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Fundamentals 2.0 – Open beats closed. Every time. October 23, 2008

Posted by David Gillespie in business strategy, philosophy, strategy, web 2.0, work/life.
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The image of author, essayist, poet, Ralph Wal...

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This is the sixth post in my series on The A-Z of 2.0.

As to methods there may be a million and then some, but principles are few. The man who grasps principles can successfully select his own methods. The man who tries methods, ignoring principles, is sure to have trouble. – Ralph Waldo Emerson

I can’t get it out of my head, I hope you can’t get it out of yours. If you’re managing then you’re not trying hard enough, you’re not grasping it deeply enough, you are, as I’ve recently stolen from the great Ralph Waldo Emerson, relying on methods as opposed to principles, where one leaves but a handful of tools at your disposal, the other gives you the knowledge to decide whether you want to use tools at all.

Advertising is dead, long live advertising. Where are we as opposed to where we were. Five, ten, fifteen years ago? What has changed so drastically at the level of sheer corporate, psychological and emotional DNA that those who get it are in many ways mutants, and those who don’t spend their time wielding traditional authority while looking nervously over their shoulders for what might be coming, deep in the night, right when they least expect it.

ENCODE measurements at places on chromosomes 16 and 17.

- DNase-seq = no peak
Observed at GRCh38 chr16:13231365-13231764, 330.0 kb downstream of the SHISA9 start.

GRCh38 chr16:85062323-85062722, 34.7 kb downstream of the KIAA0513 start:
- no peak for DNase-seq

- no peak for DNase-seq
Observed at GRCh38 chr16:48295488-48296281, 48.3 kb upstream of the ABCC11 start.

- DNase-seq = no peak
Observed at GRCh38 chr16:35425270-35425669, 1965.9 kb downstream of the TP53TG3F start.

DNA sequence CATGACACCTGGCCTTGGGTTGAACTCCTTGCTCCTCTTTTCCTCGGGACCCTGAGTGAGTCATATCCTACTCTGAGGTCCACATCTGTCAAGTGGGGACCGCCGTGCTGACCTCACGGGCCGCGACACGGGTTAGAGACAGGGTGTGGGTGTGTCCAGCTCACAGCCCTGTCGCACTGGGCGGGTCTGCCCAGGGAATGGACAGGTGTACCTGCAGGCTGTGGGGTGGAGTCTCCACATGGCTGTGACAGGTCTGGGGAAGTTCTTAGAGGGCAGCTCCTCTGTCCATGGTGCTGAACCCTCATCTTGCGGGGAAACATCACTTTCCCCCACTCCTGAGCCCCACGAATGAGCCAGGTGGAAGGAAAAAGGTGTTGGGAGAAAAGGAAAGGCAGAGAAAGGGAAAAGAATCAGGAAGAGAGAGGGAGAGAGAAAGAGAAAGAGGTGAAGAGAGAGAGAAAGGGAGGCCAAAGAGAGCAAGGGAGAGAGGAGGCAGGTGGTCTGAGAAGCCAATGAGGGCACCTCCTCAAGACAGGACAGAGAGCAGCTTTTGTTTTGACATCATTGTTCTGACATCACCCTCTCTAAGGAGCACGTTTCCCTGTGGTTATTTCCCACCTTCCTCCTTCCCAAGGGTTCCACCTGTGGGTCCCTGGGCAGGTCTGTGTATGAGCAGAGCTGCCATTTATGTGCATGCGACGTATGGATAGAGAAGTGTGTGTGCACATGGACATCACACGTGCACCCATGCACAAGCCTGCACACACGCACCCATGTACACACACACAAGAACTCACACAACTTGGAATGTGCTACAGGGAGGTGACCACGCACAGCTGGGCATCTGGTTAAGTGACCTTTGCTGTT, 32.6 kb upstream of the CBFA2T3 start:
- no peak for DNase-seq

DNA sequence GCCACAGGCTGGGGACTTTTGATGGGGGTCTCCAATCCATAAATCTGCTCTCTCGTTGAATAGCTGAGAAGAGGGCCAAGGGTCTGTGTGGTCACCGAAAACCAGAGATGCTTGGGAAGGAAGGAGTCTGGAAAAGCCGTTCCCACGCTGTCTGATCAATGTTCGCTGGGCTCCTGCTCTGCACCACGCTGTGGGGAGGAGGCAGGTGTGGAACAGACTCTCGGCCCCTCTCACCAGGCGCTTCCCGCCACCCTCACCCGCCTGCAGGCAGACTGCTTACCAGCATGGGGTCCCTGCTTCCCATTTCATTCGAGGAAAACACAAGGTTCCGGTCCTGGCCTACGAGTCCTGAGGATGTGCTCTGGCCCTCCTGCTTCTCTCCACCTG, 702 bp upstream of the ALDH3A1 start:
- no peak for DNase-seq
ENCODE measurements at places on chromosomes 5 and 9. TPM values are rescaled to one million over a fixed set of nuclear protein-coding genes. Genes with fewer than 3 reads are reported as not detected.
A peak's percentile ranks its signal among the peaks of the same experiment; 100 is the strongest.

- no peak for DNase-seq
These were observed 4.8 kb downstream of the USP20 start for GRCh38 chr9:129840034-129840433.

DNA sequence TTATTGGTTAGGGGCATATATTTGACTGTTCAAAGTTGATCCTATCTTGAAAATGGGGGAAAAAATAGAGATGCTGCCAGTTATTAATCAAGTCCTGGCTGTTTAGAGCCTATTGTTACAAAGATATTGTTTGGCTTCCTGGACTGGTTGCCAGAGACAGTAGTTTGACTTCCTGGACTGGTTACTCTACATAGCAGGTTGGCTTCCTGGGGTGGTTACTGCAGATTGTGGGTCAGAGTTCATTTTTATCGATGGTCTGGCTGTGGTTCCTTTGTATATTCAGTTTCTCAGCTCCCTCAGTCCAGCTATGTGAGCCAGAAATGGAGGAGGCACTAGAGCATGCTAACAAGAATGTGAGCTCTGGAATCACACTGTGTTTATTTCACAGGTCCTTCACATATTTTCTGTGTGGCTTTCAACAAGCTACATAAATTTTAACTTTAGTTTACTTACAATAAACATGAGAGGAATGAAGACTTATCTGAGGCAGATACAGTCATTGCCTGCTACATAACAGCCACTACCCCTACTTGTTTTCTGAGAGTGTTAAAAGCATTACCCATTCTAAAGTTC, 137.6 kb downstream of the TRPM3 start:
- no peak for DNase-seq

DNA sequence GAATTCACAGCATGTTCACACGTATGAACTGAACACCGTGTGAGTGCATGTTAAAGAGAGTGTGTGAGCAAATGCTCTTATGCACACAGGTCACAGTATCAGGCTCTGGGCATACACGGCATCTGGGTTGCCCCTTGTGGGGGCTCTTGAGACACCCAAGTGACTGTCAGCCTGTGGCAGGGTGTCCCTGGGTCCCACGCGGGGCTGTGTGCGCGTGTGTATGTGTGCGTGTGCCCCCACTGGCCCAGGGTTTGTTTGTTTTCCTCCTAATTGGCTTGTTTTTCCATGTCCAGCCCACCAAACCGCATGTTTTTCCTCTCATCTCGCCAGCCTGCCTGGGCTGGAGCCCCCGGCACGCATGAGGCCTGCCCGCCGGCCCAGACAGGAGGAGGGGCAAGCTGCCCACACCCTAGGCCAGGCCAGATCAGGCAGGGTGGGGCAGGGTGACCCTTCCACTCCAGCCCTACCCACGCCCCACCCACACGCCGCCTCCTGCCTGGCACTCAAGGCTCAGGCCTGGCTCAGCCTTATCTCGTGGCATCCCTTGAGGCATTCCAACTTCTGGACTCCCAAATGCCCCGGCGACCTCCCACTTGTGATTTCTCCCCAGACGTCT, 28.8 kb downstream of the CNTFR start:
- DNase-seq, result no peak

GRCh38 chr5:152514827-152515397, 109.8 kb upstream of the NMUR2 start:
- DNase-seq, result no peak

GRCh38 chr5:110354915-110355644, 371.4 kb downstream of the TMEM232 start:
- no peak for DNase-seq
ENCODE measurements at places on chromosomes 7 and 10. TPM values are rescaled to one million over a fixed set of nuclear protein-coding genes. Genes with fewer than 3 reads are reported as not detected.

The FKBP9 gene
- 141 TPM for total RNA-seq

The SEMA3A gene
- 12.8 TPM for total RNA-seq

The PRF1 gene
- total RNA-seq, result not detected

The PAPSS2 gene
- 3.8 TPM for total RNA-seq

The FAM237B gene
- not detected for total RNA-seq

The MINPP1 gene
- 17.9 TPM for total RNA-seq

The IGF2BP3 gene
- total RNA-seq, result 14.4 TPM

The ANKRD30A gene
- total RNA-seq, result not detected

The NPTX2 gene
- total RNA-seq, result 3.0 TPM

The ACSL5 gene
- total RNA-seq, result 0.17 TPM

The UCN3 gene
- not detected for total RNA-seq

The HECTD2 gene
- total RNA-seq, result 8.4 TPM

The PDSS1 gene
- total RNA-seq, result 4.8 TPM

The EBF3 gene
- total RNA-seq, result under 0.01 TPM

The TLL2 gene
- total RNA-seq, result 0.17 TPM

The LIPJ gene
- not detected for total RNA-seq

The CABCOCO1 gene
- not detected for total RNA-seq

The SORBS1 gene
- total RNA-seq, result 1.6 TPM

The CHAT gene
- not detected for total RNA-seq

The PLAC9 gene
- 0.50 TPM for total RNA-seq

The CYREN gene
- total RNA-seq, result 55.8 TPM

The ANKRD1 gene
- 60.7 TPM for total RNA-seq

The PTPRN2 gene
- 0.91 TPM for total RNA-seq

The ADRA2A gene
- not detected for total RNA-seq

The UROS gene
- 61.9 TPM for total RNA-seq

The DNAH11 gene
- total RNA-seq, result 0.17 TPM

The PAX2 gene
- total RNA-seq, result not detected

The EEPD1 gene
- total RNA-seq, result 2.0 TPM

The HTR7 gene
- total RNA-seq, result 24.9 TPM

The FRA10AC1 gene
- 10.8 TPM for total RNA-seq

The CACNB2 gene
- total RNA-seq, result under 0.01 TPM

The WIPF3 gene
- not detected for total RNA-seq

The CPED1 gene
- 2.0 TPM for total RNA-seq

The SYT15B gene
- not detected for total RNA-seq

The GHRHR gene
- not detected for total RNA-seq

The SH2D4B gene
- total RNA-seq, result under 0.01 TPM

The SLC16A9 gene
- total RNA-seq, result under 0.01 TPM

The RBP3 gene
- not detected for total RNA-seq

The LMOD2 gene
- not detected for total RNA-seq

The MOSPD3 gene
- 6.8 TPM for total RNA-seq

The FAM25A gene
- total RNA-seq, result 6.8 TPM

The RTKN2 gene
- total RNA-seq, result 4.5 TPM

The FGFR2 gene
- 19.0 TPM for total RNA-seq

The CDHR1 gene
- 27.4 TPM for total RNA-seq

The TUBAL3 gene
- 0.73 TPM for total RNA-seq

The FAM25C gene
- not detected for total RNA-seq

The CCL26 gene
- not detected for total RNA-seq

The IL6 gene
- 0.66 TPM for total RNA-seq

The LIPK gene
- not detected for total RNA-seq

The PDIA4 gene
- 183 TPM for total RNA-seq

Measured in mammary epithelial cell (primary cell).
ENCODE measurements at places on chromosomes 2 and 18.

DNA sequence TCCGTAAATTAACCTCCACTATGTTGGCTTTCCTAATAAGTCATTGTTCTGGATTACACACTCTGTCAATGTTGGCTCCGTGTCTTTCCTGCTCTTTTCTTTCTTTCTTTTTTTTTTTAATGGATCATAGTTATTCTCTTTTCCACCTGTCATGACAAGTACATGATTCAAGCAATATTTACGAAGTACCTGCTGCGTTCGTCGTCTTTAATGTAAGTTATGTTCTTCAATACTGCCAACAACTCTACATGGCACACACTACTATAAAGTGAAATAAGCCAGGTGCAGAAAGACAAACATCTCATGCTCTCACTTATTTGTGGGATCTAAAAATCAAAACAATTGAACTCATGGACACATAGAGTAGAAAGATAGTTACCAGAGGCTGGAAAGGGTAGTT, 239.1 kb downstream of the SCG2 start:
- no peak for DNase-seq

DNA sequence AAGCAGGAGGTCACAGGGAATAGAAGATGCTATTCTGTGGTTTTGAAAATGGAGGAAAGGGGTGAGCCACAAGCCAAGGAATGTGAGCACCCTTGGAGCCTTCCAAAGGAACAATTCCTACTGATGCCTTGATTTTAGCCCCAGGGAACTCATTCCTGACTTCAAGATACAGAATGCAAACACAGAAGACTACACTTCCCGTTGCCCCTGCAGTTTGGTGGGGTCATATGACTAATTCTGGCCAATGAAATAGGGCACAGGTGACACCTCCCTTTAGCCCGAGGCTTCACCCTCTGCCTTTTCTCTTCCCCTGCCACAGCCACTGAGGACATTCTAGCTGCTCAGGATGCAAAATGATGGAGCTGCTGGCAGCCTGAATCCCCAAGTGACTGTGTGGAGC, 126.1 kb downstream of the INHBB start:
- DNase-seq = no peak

The fundamentals of what we’re doing are shifting. The A-Z of 2.0 isn’t about marketing or business, it is about everything. Everything is changing, and we all have two options: we can run with it or we can stand still and be taken along with the tide; we ride the waves or get caught on the reef below.

I can appreciate why this causes consternation among most people, we’re not naturally geared for change, we’re ostensibly creatures of habit, we make our lives familiar and manageable through a routine devised for us thanks to titans of media deciding when we’ll be inside thanks to the scheduling of Lost or Grey’s Anatomy. I don’t watch TV anymore, and in the generation coming up behind me that is going to be more of the norm than anyone who does not grasp open beats closed realises.

Because a TV schedule is a method of control. And because open beats closed is a principle that circumvents it. We’re changing the fundamentals of the methods used to entertain us for the last forty or fifty years, but what the big media companies are failing to understand is that does not mean we are forsaking the principles; we still need to escape, to live vicariously through characters on stage and screen, in books and music and art the way we have for thousands of years; to define ourselves through a greater collective consciousness. A song downloaded illegally is a challenge to an outdated method of distribution and value exchange; it is not a challenge to the principle that music is valuable and worth something, it is simply being couched in different terms, and we’re working with different currencies.

The crux is all business as we know it is founded on method and not principle. Almost every business anyway, I can think of one we all know, one with a principle of “Don’t be evil”. Where’s the method in Google that consistently trumps principle? With the understanding that no brand, business or person is ever perfect, show me a company that does it better.